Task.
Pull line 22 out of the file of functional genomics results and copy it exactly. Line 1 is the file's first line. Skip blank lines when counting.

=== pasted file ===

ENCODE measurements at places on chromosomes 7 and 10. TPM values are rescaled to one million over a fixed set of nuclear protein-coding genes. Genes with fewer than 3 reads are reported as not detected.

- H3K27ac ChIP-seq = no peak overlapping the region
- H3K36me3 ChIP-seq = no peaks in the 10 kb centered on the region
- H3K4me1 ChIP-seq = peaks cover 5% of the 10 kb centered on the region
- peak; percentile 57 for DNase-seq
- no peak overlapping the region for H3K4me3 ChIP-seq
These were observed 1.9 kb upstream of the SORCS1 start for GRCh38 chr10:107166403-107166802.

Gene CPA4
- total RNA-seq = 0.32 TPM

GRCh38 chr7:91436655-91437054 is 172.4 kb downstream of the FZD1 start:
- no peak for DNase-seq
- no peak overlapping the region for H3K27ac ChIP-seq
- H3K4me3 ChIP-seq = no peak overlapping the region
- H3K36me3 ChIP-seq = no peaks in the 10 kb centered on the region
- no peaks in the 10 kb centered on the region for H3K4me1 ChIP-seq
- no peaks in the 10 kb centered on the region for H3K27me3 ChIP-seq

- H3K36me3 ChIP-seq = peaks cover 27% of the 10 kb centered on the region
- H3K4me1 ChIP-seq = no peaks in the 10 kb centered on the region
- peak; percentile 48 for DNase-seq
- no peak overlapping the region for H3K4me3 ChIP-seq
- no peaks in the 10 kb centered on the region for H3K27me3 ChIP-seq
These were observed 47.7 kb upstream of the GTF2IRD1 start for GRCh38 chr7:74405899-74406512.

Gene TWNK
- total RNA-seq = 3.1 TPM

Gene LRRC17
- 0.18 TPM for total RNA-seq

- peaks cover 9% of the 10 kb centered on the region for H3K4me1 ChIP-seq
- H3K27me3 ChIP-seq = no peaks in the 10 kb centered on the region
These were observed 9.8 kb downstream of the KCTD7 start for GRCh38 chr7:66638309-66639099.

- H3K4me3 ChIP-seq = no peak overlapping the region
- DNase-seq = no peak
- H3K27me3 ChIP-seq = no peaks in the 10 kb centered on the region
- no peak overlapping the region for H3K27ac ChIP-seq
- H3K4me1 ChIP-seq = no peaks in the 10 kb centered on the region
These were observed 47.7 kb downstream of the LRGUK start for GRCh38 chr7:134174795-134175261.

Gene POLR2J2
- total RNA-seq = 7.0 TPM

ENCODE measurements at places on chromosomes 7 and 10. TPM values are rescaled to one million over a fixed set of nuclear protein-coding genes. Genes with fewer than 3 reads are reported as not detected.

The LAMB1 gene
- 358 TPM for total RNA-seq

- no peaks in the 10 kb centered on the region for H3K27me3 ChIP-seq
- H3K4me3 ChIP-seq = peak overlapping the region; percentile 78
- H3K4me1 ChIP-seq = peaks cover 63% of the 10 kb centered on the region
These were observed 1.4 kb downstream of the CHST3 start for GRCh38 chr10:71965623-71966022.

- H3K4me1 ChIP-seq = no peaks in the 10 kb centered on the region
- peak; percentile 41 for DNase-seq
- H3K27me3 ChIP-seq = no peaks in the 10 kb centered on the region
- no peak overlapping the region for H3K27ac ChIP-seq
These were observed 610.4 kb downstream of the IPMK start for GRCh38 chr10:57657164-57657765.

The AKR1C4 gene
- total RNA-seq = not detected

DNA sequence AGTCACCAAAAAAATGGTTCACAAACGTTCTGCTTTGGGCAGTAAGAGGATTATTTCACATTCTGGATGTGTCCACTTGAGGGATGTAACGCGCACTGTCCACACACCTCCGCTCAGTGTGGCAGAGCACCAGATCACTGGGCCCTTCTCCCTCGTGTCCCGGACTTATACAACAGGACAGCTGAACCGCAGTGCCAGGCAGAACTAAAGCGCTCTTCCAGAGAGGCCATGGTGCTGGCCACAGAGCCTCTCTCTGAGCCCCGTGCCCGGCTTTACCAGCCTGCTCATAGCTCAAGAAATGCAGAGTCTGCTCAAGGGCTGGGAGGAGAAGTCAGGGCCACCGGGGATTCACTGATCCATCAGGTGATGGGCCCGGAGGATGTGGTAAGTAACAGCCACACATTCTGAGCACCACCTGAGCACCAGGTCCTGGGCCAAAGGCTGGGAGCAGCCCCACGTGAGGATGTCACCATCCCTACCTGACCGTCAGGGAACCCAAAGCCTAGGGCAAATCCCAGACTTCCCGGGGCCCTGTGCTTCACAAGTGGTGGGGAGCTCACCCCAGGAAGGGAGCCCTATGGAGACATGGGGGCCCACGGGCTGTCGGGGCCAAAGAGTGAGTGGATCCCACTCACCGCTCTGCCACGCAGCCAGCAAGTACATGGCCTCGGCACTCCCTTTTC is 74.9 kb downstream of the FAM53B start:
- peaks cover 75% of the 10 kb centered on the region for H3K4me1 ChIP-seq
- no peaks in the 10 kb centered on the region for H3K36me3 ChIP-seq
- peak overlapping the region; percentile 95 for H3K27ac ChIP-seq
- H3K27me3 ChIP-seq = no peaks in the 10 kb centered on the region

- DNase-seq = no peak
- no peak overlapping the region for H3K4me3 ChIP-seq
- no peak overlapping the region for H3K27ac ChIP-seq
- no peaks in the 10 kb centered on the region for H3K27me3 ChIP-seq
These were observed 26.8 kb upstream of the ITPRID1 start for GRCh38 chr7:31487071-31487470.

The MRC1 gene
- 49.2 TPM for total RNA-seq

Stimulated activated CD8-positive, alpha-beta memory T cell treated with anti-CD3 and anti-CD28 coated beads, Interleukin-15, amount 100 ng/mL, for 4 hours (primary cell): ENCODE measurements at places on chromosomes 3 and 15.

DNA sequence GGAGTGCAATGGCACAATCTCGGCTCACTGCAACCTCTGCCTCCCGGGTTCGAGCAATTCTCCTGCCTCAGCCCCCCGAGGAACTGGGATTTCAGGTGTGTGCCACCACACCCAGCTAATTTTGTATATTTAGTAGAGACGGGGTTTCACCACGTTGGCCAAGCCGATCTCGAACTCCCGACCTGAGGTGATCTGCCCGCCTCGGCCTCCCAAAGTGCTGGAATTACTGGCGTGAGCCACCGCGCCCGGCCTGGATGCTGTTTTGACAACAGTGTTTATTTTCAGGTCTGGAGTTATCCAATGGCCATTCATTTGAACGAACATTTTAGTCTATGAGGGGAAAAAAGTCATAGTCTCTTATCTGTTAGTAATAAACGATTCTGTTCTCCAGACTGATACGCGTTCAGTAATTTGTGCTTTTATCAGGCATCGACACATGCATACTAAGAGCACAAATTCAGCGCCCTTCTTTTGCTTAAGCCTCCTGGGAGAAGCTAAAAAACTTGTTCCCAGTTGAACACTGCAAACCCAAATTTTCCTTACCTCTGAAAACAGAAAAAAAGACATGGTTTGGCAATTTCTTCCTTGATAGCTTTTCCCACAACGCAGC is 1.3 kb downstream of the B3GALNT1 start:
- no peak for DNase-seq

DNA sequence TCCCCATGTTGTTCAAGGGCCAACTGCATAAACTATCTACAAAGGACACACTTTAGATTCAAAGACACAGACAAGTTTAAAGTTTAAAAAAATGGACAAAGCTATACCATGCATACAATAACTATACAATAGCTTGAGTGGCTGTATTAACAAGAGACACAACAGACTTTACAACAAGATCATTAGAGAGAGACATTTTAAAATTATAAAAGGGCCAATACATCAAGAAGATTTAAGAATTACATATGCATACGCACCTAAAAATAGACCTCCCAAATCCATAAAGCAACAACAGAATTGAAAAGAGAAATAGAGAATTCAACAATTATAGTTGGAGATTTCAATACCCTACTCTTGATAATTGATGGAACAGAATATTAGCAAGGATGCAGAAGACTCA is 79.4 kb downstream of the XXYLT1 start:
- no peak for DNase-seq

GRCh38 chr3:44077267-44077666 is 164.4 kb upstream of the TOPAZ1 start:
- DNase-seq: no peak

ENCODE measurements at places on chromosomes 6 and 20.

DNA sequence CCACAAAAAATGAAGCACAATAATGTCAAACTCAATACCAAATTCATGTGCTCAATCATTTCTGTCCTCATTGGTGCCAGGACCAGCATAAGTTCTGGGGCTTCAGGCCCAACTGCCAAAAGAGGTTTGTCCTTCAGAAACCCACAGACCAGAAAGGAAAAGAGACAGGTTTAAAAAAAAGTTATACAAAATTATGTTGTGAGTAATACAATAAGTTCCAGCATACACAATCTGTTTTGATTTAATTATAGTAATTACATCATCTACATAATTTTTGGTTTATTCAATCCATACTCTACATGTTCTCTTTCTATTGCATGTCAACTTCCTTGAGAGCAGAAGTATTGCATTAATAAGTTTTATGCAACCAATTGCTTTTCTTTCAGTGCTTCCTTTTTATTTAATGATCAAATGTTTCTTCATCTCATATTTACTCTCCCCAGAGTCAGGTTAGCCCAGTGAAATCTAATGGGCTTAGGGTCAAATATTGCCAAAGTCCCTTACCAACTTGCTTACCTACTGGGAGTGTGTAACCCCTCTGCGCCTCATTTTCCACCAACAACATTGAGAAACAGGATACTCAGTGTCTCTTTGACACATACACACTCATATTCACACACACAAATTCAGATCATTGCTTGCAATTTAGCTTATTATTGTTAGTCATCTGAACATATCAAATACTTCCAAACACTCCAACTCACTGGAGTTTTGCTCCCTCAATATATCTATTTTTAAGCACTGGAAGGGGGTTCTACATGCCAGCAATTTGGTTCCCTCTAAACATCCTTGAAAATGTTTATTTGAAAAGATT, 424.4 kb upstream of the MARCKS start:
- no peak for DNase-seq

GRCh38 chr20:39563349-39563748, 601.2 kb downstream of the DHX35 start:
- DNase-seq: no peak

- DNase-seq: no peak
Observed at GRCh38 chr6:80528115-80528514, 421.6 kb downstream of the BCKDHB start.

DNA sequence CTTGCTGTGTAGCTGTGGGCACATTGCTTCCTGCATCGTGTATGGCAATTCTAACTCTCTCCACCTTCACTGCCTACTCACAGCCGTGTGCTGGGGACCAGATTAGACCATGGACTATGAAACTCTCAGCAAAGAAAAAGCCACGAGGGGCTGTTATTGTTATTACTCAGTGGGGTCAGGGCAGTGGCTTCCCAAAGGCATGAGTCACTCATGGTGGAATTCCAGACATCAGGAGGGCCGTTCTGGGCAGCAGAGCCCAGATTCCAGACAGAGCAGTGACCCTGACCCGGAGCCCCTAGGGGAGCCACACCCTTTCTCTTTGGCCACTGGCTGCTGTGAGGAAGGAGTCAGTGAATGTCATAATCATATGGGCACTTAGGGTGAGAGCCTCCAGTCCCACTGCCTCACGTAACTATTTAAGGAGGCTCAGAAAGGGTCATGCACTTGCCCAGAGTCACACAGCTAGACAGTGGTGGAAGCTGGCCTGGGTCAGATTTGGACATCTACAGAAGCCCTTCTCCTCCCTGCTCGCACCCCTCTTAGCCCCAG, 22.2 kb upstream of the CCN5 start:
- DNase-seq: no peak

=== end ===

These were observed 47.7 kb upstream of the GTF2IRD1 start for GRCh38 chr7:74405899-74406512.